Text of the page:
Arkansas and Andy Griffith: A Face in the Crowd

 As I read the news of Andy Griffith’s passing this morning, I decided that I wanted to write a blog about his time in Arkansas, especially for those who may not know about his ties to The Natural State. Arkansas was where the legendary actor would make his first film.
 
A Face in the Crowd is a movie based on a short story by award-winning writer Budd Schulberg, entitled Your Arkansas Traveler. The short story focused on the rise and fall of media sensation in the 1950s as television replaces radio as the preferred medium of the masses. Andy Griffith played Larry “Lonesome” Rhodes, a guitar-playing, song-singing, storytelling drifter, down on his luck. Patricia Neal claimed the role of Marcia Jeffries, a reporter who falls for his tales of life in his hometown of “Riddle, Arkansas,” and arranges for him to get his own radio show on her uncle’s station in “Pickett, Arkansas.” It was the first film for both Griffith and Neal, as well as one of the first major roles for Walter Matthau.

Filming began in Piggott in August 1956 with Elia Kazan at the helm as producer and director. Schulberg and Kazan worked together previously on On the Waterfront. Schulberg’s original short story was set in Wyoming although the Rhodes character was from Arkansas. Otto “Toby” Bruce, a friend and assistant to Ernest Hemingway and native of Piggott, met Schulberg in Key West. After hearing about the movie project, Bruce convinced Schulberg that he should film in Piggott…and the rest is cinema history.

Several locations in Piggott were used in the film, including the house that is now home to the Matilda and Karl Pfeiffer Museum and Study Center.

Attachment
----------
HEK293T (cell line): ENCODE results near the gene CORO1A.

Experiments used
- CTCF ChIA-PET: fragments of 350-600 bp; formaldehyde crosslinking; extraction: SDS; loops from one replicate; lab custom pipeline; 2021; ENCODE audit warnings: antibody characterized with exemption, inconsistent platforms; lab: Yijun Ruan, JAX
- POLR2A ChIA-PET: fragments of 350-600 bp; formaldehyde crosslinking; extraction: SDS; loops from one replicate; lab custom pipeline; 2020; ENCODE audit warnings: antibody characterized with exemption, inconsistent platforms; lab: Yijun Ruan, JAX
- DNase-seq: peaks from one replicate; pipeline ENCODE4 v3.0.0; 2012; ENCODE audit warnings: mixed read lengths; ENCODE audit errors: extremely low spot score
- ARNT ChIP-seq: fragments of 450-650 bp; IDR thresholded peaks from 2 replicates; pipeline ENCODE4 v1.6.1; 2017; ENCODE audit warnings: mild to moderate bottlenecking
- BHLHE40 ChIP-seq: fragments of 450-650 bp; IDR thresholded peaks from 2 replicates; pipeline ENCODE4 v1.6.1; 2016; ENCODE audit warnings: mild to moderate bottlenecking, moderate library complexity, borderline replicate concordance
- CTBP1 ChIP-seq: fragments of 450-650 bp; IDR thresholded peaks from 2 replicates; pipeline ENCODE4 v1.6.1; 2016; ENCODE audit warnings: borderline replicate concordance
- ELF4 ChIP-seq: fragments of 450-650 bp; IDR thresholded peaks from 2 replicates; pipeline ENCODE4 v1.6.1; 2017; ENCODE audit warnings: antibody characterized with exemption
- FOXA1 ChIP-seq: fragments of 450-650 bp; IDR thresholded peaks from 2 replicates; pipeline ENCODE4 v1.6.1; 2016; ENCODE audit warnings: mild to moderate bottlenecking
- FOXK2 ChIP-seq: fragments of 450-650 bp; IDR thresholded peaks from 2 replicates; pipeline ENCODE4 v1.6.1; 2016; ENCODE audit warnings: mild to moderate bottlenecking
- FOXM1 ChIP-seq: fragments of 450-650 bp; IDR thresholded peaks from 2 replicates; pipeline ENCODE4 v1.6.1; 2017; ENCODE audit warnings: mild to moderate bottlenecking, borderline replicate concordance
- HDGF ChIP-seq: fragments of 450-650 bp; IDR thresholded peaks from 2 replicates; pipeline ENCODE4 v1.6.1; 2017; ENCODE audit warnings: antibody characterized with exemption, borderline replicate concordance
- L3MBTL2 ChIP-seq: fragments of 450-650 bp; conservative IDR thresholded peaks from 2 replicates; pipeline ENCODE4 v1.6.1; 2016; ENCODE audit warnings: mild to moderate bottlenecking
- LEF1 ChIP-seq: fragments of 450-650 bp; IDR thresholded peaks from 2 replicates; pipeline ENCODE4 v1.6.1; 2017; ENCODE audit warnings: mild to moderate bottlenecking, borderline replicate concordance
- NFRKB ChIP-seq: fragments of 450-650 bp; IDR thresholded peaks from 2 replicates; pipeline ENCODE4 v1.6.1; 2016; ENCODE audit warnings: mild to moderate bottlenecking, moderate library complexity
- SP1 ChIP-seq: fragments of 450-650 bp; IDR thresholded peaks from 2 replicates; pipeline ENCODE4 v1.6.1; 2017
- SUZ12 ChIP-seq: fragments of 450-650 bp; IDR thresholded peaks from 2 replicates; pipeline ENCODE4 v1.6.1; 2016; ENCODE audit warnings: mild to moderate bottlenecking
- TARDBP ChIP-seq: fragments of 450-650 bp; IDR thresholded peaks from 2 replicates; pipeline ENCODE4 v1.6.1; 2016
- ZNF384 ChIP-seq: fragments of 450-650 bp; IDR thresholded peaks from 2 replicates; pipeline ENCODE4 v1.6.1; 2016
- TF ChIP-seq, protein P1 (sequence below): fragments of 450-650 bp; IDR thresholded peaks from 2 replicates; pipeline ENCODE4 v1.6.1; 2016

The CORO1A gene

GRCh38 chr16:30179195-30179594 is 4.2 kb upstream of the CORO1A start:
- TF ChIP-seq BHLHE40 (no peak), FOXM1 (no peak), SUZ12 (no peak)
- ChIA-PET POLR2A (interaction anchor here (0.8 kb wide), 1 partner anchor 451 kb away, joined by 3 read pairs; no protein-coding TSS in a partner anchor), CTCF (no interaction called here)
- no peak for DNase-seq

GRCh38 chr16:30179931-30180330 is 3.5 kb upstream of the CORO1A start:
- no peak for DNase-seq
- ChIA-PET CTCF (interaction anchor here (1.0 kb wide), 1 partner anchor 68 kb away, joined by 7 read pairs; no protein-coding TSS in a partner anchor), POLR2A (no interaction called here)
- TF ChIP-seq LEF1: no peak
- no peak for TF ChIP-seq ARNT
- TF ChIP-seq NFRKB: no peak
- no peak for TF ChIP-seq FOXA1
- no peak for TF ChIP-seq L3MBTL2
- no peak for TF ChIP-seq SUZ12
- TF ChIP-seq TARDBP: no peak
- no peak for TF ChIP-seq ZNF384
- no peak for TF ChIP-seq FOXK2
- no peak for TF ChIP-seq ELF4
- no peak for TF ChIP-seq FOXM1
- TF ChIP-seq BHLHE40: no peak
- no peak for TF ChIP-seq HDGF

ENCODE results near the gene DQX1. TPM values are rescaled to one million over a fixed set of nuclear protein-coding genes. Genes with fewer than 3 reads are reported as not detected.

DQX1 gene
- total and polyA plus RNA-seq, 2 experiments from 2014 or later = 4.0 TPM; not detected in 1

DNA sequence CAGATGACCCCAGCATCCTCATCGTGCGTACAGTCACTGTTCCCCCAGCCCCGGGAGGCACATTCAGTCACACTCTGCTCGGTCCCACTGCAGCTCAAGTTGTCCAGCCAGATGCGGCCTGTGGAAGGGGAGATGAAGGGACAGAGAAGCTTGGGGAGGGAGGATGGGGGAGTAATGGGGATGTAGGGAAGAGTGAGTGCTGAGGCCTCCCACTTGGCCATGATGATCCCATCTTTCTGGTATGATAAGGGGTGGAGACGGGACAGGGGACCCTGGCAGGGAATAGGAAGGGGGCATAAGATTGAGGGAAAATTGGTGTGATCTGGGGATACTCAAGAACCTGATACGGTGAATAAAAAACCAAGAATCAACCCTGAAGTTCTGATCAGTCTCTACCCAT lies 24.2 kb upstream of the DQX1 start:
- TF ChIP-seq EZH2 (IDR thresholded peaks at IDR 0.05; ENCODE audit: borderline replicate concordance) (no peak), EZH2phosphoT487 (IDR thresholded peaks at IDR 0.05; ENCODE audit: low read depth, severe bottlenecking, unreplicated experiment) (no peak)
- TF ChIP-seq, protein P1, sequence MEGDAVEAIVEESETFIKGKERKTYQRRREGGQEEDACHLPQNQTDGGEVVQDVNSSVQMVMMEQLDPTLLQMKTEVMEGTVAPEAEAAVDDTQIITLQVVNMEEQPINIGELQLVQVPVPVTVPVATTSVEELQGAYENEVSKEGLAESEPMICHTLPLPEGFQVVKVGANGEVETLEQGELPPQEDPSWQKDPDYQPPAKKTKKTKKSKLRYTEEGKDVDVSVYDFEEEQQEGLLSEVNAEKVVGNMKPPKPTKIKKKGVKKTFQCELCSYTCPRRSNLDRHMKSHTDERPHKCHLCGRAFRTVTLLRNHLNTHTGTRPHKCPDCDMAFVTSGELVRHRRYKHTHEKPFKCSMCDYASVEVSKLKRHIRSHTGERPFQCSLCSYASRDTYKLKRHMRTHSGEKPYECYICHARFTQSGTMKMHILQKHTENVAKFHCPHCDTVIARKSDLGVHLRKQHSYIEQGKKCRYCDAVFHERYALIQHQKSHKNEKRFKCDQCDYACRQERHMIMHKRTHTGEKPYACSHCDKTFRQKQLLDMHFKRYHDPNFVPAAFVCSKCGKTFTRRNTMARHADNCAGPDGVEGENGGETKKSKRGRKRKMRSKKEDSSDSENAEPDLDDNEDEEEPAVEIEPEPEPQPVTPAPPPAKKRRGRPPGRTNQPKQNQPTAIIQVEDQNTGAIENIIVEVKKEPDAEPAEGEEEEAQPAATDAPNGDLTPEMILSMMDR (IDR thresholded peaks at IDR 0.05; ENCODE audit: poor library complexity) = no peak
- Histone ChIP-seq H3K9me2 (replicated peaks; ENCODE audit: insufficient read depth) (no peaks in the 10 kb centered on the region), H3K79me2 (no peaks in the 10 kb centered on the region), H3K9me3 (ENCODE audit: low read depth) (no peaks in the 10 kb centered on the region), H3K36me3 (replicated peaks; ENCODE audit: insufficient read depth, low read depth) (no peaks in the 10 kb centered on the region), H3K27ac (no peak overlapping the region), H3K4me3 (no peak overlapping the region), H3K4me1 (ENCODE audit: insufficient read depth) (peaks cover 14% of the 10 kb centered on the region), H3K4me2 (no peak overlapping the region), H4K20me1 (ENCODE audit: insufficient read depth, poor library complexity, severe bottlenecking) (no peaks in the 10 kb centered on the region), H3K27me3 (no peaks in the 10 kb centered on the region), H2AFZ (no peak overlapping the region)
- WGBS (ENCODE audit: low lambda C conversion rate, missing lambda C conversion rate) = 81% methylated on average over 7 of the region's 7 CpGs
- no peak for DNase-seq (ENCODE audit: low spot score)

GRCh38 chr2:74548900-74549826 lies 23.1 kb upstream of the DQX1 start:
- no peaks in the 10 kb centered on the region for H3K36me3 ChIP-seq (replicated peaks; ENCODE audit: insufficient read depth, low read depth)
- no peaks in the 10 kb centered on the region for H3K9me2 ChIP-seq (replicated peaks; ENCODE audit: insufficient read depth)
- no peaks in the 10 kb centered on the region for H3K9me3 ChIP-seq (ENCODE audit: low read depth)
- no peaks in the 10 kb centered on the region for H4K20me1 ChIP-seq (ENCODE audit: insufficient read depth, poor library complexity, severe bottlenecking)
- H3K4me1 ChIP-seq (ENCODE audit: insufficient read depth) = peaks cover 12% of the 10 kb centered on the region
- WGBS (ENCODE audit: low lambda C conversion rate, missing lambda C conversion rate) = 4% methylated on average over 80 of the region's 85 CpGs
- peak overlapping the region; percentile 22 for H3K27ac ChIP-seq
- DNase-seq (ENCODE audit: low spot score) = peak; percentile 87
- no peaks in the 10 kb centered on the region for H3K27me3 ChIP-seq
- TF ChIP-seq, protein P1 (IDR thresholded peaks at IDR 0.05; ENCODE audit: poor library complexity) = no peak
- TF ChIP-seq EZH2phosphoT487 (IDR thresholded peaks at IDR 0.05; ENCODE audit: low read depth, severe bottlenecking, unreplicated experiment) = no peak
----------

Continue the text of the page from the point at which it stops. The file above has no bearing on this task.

The film had its Piggott debut at the Carolyn Theatre on May 31, 1957.

Andy Griffith would later become known as beloved North Carolina native Sheriff Andy Taylor. But Arkansas “knew” him first.

Posted in Travel Arkansas
7 comments on “Arkansas and Andy Griffith: A Face in the Crowd
  1. Gary Jones says:

    A FACE IN THE CROWD article written by future advertising agency leader Wayne Cranford, which appeared in the January 13, 1957, ARKANSAS DEMOCRAT MAGAZINE: http://www.asctp.org/Kazan_HiRes.pdf

  2. k says:

    Thanks for the insight, never knew this movie or connection to Ark.

  3. Tina Halloran says:

    The news of Andy’s death affected me with sincere sadness and respect for this man.

    The world lost a wonderful, versatile actor today. I just saw “A Face in the Crowd” a few years ago. I was amazed!

    I grew up with Andy, and feel like I’ve lost a family member.

  4. Dianna (Riley) Jackson says:

    My father played trombone in the ASU Marching Band in Jonesboro . That is the first time he met Andy Griffith in the filming of that movie. My dad gave me a copy of the movie and told me the story.

  5. Norman says:

    If I recall, “A Face in the Crowd” brought out a dark nature that Andy rarely played.
    I was saddened by the news of his death. It seems his ‘presence’ was always around my entire life via reruns, etc.

  6. Noreen Henthorne Houpt says:

    Saw this film years ago and never knew it was a first film for Mr. Griffith or Ms. Neal and Mr. Matthau was very good for it being one of his earliest films. Glad the film has an Arkansas connection. Does our state proud!

  7. Mary Taylor says:

    We forget just what an incredible actor ‘our Andy’ was. This multi-faceted film showcased his talent to perfection. Lonesome Rhodes was a far cry from the mild mannered Andy Taylor we all came to love. Andy Griffith became part of our culture and will remain one of the ‘good guys’. Thanks Kim for reminding us that his career started in Piggott, Arkansas. Mary, http://www.theschoolmarm.com

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